The four concertos in Vivaldi’s “The Four Seasons” are violin concertos with a solo violin and an orchestra of stringed instruments with continuo. These activities will help you learn more about the instruments in the concertos and also help you to find certain particular sounds or timbres that Vivaldi uses in these pieces to make them distinctive.
Choose one of the stringed instruments in Vivaldi’s Four Seasons orchestra (violin, viola, cello, double bass) and find out these things. You could work in groups and present your findings to the rest of your colleagues in an entertaining and informative way!
- Find out what these things are –
- tuning pegs,
- sound box,
- sul ponticello.
- Explain and demonstrate how a bow and a mute work.
- Discuss the shape and construction of the instrument, and how they contribute to its distinctive timbre. How does your chosen instrument compare to the other members of the string family?
- Learn to play four different fingered notes on your instrument, both bowed and pizzicato.
- Listen to two recordings of your chosen instrument: one of a modern stringed instrument and one of a viol of similar size. Compare and contrast the two sounds.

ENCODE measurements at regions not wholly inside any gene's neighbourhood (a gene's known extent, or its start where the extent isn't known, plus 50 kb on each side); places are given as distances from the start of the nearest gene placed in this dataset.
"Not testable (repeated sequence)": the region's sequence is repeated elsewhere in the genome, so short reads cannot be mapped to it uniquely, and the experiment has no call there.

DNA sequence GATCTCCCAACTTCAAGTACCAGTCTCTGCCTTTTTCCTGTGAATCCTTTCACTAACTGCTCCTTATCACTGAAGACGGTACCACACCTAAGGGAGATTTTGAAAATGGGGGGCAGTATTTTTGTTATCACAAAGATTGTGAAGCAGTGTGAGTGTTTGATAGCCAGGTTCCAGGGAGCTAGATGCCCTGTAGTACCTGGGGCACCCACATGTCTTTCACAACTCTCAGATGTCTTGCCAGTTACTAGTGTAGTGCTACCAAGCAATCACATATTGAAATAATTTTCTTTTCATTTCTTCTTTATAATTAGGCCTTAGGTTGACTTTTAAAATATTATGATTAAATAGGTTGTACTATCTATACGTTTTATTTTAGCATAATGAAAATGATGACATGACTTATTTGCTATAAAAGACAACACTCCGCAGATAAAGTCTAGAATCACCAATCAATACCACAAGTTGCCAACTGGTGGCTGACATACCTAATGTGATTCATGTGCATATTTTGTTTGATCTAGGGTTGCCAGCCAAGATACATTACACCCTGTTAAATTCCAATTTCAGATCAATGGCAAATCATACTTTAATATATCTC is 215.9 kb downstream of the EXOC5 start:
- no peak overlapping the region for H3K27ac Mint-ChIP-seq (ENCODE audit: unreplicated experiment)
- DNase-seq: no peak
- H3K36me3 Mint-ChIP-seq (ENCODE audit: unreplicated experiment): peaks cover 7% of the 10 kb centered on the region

- Compile a listening guide to at least five pieces of music which feature your instrument. Include the date of the composition, brief information on the performer and composer, and your comments about the music itself.
- Find at least ten different timbres on your instrument. Compose a piece of music which uses all of the timbres you have found.
- Find examples of the following violin timbres, styles, moods and techniques in The Four Seasons:
- three solo violins in an unaccompanied trio
- all violins playing in unison
- solo violin unaccompanied
- lyrical melody
- a sad tune
- a thunderous interjection
- a fast-moving passage requiring speedy bow movement
- a fast-moving passage requiring speedy finger movement, but using only one bow stroke
- happy, dancing music
- a fast-moving passage requiring speedy across-the-strings bowing
- athletic leaping
- triple-stopped chord
- double-stopping – two-part melody
- double stopping – fast notes plus held note
- quick contrast between staccato and legato playing
- quick changes in dynamics
- muted violins
- bowed tremolo on one note
Being Other Things
- a cuckoo
- a dog
- a mighty wind
- hunting horns
- Find at least ten differences between a harpsichord and a piano